This paper aims to investigate empirically the common alternative methods of measuring annual report narratives. Five alternative methods are employed, a weighted and un-weighted disclosure index and three textual coding systems, measuring the amount of space devoted to relevant disclosures.
The authors investigate the forward-looking voluntary disclosures of 30 UK non-financial companies. They employ descriptive analysis, correlation matrix, mean comparison t-test, rankings and multiple regression analysis of disclosure measures against determinants of corporate voluntary reporting.
The results reveal that while the alternative methods of forward-looking voluntary disclosure are highly correlated, important significant differences do nevertheless emerge. In particular, it appears important to measure volume rather than simply the existence or non-existence of each type of disclosure. Overall, we detect that the optimal method is content analysis by text-unit rather than by sentence.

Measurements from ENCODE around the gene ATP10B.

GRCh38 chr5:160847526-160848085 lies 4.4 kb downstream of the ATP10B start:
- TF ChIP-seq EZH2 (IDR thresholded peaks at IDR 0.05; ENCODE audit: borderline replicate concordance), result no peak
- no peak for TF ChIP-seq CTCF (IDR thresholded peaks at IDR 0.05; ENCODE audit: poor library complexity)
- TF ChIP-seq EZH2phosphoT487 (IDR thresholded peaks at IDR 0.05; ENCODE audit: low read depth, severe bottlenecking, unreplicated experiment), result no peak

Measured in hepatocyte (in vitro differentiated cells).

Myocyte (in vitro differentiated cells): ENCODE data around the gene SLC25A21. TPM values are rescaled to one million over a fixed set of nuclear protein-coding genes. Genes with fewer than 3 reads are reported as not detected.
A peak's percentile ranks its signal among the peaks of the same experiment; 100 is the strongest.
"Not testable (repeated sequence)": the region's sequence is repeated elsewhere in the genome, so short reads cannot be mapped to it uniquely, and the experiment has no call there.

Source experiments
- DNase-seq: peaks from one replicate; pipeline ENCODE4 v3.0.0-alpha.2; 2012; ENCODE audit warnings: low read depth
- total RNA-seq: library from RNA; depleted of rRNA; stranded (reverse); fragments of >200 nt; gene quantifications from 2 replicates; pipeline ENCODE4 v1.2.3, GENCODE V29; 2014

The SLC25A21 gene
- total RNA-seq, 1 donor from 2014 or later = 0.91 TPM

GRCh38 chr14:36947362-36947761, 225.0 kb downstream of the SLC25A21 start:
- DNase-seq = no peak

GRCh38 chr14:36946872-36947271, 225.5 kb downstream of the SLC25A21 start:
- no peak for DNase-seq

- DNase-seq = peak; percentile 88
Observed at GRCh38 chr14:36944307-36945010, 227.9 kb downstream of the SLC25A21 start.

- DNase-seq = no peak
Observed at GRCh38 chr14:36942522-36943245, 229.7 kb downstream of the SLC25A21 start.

This paper contributes to the extant literature in forward-looking disclosure by reporting important differences among alternative content analyses. However, the decision regarding whether this should be a computerised or a manual content analysis appears not to be driven by differences in the resulting measures. Rather, the choice is the outcome of a trade-off between the time involved in setting up coding rules for computerised analysis versus the time saved undertaking the analysis itself.
Suzan, A., Al-Najjar, B., & Roberts, C. (2016). Measuring annual report narratives disclosure: Empirical evidence from forward-looking information in the UK prior the financial crisis. Managerial Auditing Journal, 31(4/5), 338-361. https://doi.org/10.1108/MAJ-09-2014-1101